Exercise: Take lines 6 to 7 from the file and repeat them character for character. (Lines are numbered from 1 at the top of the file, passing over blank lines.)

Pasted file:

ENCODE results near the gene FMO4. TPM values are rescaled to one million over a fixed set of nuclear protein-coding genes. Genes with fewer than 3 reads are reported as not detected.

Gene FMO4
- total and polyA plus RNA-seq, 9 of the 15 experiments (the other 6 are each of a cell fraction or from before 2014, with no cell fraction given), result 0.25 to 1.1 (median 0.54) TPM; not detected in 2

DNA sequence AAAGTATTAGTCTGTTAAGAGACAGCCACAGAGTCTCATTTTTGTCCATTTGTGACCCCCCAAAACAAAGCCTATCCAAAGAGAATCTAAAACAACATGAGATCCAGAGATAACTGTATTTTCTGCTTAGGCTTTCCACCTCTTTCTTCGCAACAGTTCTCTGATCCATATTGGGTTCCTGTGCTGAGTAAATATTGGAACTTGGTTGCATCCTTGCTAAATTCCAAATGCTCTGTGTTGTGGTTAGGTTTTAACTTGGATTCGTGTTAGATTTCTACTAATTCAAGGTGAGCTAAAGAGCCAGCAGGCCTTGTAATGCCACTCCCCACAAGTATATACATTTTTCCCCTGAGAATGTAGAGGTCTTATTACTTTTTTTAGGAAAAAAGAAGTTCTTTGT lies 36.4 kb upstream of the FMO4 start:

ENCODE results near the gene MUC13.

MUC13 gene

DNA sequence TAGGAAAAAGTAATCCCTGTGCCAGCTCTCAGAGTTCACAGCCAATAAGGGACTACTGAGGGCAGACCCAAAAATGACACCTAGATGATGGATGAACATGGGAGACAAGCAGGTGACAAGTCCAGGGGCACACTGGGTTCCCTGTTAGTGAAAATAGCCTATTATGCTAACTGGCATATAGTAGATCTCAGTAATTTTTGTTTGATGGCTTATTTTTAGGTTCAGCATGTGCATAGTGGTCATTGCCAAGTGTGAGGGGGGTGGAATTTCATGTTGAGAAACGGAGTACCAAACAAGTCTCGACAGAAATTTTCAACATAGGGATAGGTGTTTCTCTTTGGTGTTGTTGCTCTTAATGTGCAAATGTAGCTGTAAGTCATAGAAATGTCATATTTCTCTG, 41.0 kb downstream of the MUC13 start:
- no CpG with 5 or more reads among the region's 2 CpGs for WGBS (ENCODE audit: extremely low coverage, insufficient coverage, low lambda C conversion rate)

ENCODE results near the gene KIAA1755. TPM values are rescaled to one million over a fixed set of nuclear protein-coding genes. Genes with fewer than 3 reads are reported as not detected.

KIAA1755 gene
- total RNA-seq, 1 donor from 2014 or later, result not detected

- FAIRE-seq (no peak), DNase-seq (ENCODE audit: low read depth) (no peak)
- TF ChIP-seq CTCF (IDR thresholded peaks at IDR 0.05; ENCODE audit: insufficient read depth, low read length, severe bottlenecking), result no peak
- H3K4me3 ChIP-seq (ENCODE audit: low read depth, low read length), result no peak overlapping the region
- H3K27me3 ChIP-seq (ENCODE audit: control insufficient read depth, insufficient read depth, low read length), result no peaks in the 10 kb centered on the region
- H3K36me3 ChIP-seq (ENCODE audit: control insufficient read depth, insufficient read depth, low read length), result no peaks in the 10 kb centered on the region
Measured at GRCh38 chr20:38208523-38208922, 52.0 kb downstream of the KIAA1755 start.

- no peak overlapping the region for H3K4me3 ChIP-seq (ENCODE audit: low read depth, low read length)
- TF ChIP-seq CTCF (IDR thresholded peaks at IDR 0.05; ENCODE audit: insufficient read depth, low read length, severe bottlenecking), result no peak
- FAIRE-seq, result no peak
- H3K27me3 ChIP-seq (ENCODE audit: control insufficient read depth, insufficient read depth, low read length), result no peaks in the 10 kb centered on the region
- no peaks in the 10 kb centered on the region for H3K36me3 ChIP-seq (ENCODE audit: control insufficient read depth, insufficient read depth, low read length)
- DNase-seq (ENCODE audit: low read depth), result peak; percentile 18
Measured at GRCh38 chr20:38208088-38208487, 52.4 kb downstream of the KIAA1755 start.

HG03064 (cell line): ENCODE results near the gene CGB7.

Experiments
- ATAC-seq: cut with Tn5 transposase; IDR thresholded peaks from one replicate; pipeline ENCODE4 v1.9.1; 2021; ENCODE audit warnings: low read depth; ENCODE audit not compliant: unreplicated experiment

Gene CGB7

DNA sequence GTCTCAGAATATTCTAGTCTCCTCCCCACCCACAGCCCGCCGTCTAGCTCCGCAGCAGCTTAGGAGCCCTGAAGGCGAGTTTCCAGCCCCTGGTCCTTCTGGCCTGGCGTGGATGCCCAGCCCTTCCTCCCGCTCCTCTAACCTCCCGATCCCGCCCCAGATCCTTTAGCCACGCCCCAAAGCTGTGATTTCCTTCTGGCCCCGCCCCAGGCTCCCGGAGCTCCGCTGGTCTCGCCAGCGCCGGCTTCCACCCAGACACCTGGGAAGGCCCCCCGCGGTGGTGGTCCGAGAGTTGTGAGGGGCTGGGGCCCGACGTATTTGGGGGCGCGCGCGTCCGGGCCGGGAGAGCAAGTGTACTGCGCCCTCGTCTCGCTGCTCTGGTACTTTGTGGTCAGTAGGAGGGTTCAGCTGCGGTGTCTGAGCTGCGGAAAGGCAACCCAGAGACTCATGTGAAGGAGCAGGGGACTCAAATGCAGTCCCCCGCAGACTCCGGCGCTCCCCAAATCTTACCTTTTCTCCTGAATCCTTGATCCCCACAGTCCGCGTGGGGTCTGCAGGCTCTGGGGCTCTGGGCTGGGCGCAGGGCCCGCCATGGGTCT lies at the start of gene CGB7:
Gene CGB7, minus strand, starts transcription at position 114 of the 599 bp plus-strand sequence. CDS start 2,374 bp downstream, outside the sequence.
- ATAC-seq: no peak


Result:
MUC13 gene

DNA sequence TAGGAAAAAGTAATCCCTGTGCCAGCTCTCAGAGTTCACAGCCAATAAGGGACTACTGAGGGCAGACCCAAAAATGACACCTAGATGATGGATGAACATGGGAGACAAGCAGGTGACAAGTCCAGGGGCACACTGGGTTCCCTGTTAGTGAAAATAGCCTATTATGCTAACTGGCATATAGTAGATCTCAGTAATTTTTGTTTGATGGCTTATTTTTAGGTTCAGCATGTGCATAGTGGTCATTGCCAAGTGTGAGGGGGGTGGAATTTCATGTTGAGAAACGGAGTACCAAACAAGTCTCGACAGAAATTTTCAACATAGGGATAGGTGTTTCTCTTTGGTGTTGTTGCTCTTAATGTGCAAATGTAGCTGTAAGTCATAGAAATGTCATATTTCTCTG, 41.0 kb downstream of the MUC13 start: